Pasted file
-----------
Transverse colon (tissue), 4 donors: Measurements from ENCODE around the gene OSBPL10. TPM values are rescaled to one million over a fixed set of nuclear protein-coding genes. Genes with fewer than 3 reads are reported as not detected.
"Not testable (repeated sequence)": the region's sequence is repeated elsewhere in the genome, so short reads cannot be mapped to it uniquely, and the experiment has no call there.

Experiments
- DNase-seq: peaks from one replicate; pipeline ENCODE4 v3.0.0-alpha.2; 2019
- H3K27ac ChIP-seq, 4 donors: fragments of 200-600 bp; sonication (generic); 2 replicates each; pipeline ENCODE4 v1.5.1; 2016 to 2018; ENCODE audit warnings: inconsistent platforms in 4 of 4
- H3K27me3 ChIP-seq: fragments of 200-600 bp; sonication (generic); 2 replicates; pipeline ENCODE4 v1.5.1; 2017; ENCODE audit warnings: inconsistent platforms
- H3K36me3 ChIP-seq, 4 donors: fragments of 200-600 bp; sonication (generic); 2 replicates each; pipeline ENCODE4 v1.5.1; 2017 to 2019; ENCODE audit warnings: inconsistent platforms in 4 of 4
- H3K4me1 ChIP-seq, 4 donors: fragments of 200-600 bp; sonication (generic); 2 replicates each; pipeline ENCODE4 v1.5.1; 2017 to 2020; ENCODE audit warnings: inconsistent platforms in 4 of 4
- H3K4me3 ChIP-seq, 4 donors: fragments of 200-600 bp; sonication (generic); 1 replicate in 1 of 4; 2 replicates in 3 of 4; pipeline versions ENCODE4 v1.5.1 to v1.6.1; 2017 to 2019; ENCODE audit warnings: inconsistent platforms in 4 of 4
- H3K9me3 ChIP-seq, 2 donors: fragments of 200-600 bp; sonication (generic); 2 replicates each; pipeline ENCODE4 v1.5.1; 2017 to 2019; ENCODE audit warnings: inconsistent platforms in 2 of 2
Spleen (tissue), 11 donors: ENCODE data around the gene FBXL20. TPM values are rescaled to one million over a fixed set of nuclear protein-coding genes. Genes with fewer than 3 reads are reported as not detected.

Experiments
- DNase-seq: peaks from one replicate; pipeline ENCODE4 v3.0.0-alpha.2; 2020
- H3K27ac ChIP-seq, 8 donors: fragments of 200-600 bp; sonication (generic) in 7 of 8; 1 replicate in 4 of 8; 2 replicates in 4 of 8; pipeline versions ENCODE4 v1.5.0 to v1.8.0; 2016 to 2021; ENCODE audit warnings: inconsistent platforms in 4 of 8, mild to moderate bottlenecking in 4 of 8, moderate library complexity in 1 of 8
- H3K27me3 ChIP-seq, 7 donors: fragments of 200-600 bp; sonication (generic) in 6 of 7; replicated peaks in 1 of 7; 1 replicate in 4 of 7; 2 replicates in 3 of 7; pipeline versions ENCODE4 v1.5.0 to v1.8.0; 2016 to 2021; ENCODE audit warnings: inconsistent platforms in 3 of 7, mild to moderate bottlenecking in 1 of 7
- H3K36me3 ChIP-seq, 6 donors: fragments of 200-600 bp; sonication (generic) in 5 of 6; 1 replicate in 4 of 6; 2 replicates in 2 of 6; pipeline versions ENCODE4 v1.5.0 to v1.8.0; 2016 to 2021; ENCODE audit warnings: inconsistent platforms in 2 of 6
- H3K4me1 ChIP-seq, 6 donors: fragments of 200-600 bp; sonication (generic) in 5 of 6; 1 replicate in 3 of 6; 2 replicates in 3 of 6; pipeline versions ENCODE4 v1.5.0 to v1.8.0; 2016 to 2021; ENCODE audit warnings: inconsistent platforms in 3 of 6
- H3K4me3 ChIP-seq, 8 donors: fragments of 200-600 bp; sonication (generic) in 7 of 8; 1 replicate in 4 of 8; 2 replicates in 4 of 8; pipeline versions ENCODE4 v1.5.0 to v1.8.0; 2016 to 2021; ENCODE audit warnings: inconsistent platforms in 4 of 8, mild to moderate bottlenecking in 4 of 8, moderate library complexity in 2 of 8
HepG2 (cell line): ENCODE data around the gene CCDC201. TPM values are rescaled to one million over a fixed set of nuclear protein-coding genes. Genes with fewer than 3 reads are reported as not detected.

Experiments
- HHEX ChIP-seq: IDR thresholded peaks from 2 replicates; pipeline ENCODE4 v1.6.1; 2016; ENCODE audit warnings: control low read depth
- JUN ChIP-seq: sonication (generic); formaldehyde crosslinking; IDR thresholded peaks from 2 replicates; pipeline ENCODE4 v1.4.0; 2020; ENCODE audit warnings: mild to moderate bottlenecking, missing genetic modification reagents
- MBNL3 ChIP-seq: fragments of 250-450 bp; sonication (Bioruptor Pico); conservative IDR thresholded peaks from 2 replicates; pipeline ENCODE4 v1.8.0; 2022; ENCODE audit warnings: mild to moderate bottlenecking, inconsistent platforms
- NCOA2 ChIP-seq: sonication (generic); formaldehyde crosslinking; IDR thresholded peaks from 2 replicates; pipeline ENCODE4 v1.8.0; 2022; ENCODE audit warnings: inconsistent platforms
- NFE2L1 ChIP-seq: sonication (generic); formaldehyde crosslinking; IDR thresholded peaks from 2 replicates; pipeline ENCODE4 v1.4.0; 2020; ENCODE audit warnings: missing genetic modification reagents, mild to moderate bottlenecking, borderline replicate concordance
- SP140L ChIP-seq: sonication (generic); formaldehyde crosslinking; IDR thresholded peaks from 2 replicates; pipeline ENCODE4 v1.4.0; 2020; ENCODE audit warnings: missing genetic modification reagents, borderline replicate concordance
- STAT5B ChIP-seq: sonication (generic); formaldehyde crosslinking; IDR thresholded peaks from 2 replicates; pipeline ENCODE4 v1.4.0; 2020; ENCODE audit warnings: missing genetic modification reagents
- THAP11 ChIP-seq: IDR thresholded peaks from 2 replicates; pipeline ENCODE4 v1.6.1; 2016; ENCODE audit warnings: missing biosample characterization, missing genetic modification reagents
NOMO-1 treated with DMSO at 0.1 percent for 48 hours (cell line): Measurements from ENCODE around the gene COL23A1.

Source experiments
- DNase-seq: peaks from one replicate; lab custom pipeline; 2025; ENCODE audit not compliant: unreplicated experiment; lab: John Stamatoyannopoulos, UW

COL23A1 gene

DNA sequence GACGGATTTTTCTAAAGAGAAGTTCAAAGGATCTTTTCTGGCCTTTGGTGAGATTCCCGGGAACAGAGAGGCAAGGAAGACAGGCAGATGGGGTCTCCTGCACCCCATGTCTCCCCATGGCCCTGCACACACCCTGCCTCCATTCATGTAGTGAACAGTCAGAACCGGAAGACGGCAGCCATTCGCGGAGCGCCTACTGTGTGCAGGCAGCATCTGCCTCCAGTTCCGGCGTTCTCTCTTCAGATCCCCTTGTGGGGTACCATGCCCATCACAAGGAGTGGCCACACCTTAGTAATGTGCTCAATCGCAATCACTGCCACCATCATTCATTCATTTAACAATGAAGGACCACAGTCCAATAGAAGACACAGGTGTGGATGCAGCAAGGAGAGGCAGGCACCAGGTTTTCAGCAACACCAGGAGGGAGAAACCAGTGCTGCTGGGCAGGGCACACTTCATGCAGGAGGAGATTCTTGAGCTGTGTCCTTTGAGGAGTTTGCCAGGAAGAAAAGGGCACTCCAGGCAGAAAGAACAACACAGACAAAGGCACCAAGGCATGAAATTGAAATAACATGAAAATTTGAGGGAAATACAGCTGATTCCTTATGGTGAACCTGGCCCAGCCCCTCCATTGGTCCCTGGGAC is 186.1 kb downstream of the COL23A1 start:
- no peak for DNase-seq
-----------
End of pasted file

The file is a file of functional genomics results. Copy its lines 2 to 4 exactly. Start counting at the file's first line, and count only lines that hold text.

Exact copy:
"Not testable (repeated sequence)": the region's sequence is repeated elsewhere in the genome, so short reads cannot be mapped to it uniquely, and the experiment has no call there.

Experiments
- DNase-seq: peaks from one replicate; pipeline ENCODE4 v3.0.0-alpha.2; 2019